By Julia Ogden
Romeo and Juliet may be the most well known tale of star-crossed lovers, but ask any Argentine and they will know the story of Camila O’Gorman and Ladislao Gutierrez just as well. The ill-fated love affair between the strong-willed daughter of an elite landowner and a Catholic priest, depicted in the 1984 film Camila, is a multi-layered story that ties together romance, the political history of the nineteenth-century Latin America, and echoes of government corruption across centuries.
The story of Camila and Ladislao unfolded during Juan Manuel de Rosas’s twenty-year rule of Argentina from 1829 to 1852. The conservative caudillo directed the newly independent country with an iron hand. He upheld the colonial social hierarchy, allied with and supported the Catholic Church, closed the country to external trade and censored the flow of information in and out of its borders. In this claustrophobic setting, the fiercely independent Camila read contraband books and dreamt of marrying for love rather than familial duty. When a new priest arrived in Buenos Aires from the province of Tucumán and spoke out from the pulpit against the violence of the Rosas regime, Camila fell desperately in love. It did not take long for Ladislao, forced into the priesthood as the filial duty of a second-born son, to reciprocate her feelings. Knowing their love was forbidden, they fled in the night to the neighboring province of Corrientes, where they began life anew as a poor schoolteacher and his wife. Soon, however, a priest from Buenos Aires recognized Camila and reported her whereabouts to her father. The two were quickly arrested and sentenced to death – despite the fact that Camila was eight-months pregnant.
The execution of Camila and Ladislao in 1848 was a severe overreaction. At any other time, the pair would likely not have suffered the same fate. Historian Ann Twinam has shown that in the colonial era, the celibacy of priests functioned far more in breach than in observance, and that, while upholding their public reputations of virginal innocence, elite women often had pre-marital sexual relations in private. If sexual digressions were generally accepted social practice, why did Rosas kill the lovers? Historians postulate that his reaction was tied to the political climate of early nineteenth-century Argentina in which conservative caudillos like Rosas battled fiercely with their liberal opponents. Argentine liberals vehemently attacked Rosas from exile in Uruguay and Chile. They first used the news of Camila and Ladislao’s affair to highlight the lack of morality and law in Rosas’s Argentina. Once he captured them, Rosas decided to make an example of the unfortunate duo in order to silence his opponents. Unfortunately, his overreaction only provided more fuel to their onslaught by providing proof of the caudillo’s barbarism.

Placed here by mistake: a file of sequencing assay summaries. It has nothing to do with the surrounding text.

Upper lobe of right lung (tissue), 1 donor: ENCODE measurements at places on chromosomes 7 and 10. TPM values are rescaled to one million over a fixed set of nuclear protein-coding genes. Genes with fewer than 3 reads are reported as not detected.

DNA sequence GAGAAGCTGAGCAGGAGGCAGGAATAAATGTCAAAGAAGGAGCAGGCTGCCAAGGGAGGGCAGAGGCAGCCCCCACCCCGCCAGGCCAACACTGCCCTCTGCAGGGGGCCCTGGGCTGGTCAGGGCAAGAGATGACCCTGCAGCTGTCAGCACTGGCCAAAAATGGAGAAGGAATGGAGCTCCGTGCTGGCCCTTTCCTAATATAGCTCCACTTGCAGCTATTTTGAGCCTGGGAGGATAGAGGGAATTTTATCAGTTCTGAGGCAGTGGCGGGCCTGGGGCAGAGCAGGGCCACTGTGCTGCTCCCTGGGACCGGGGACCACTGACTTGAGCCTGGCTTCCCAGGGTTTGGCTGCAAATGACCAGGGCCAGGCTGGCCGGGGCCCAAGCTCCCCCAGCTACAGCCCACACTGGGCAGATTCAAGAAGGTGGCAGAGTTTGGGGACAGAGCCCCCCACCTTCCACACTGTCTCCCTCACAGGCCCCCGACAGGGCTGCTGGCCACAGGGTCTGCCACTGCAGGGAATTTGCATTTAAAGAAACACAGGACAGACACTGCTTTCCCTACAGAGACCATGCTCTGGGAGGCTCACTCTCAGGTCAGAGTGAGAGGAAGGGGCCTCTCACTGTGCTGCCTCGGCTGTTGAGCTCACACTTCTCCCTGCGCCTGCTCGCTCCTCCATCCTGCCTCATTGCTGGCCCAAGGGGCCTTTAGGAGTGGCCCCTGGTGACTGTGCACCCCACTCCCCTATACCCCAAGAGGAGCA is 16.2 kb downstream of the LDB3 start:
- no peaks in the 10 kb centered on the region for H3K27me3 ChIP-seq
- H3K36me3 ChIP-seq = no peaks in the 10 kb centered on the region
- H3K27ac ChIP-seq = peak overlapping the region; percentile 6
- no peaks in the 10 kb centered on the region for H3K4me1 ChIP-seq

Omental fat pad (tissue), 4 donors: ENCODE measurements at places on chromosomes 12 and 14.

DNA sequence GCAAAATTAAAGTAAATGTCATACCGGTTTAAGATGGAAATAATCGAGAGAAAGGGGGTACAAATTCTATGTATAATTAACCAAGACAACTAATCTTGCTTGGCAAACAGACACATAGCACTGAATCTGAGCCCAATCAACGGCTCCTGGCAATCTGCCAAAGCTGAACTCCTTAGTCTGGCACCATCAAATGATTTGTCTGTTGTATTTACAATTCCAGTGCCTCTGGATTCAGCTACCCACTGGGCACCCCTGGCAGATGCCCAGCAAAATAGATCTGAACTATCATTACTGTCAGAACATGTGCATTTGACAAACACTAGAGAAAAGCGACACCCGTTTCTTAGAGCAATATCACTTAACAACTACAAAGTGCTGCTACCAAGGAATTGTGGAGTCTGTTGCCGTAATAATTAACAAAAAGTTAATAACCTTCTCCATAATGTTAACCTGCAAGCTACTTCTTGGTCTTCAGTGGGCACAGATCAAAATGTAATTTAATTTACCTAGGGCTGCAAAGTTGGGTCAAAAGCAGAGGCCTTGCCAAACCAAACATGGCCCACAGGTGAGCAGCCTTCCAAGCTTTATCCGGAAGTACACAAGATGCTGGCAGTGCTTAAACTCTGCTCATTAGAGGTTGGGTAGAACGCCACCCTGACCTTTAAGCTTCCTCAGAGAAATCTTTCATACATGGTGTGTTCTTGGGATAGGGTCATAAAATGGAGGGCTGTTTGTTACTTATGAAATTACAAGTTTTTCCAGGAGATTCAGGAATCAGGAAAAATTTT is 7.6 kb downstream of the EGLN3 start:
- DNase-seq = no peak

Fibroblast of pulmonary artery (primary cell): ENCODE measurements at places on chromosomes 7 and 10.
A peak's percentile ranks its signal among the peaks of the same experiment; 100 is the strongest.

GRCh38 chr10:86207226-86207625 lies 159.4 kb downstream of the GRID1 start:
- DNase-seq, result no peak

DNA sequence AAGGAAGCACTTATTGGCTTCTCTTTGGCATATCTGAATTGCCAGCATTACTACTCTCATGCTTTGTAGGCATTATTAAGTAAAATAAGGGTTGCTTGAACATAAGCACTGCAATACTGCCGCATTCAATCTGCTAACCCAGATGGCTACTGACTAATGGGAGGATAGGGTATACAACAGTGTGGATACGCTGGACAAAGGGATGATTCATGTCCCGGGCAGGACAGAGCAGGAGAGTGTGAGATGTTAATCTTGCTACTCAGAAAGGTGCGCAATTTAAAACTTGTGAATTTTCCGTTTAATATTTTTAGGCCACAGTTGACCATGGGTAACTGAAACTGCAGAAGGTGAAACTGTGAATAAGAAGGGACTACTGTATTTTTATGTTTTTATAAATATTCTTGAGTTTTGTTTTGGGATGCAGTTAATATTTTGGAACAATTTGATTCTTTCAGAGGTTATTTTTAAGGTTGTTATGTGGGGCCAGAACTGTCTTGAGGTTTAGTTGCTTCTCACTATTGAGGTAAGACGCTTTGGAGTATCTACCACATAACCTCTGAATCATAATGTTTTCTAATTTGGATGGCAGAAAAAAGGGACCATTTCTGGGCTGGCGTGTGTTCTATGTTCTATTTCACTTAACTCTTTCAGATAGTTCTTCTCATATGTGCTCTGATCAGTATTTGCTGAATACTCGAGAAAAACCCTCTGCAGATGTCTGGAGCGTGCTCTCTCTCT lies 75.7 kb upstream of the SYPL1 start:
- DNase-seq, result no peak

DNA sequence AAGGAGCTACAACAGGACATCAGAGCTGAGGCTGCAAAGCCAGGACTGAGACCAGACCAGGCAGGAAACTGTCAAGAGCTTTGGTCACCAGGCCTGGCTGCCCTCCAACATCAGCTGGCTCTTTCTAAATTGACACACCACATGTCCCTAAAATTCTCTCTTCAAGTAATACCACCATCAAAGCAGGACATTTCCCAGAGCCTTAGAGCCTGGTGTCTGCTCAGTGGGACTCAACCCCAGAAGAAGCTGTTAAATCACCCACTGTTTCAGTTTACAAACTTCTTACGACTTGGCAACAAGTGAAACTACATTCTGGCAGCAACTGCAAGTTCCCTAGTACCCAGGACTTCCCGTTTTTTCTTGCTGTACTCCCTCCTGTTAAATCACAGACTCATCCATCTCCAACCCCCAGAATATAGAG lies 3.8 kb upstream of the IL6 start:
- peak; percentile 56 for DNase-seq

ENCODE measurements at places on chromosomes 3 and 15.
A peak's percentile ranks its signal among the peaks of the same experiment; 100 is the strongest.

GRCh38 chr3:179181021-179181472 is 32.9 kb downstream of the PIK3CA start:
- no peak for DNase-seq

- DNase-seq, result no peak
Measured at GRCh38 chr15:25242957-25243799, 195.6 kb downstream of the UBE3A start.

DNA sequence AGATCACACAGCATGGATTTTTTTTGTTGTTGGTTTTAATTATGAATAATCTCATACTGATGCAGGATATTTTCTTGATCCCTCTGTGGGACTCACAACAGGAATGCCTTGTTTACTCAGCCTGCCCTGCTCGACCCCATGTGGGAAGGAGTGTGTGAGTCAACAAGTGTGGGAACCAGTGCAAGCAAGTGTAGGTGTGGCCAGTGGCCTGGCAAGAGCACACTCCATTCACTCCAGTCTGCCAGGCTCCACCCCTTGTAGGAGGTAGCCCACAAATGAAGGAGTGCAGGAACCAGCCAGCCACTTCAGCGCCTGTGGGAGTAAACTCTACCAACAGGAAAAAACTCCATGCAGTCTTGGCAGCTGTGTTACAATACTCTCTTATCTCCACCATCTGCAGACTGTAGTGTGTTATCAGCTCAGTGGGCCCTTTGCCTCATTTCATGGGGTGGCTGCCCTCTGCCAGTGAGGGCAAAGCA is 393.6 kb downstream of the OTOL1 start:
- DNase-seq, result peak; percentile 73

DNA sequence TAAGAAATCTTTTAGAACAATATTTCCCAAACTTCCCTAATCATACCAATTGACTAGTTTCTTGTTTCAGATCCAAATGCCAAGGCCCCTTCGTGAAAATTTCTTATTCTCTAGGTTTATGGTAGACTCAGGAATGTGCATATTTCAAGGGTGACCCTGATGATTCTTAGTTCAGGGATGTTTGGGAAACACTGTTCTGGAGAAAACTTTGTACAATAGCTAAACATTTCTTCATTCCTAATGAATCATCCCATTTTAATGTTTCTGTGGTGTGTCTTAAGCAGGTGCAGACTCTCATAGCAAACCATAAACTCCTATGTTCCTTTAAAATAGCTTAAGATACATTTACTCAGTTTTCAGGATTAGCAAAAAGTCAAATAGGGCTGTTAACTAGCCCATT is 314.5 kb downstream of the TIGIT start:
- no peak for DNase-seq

Argentine director, María Luisa Bemberg’s Oscar-winning movie Camila, adds yet another layer to this tragic story. Released only a year after the end of the right-wing dictatorship in Argentina (1976-1983), Bemberg’s cinematic depiction of the stifling oppression of Rosa’s regime in the 1840s struck a chord with Argentine audiences. The two conservative governments share noticeable similarities. In the same way the rise of Rosas to power in the 1820s forced his liberal opponents into exile, the repressive regime in the 1970s caused a mass exodus from Argentina. Both governments then carried out tactics of terror to subdue and control their populations – Rosas left the heads of subversives killed during night on stakes, while the bodies of those “disappeared” by the military dictatorship washed up on the shores of the Río de la Plata. Finally, the death of Camila’s unborn child not only conjured images of innocent citizens murdered by their government, but it also evoked memories of the dozens of babies taken from executed leftist women to be raised by members of the conservative regime. From love story to political intrigue to visions of cross-century government violence and oppression, Camila is a must watch for those interested in cinematic genius as well as Latin American history.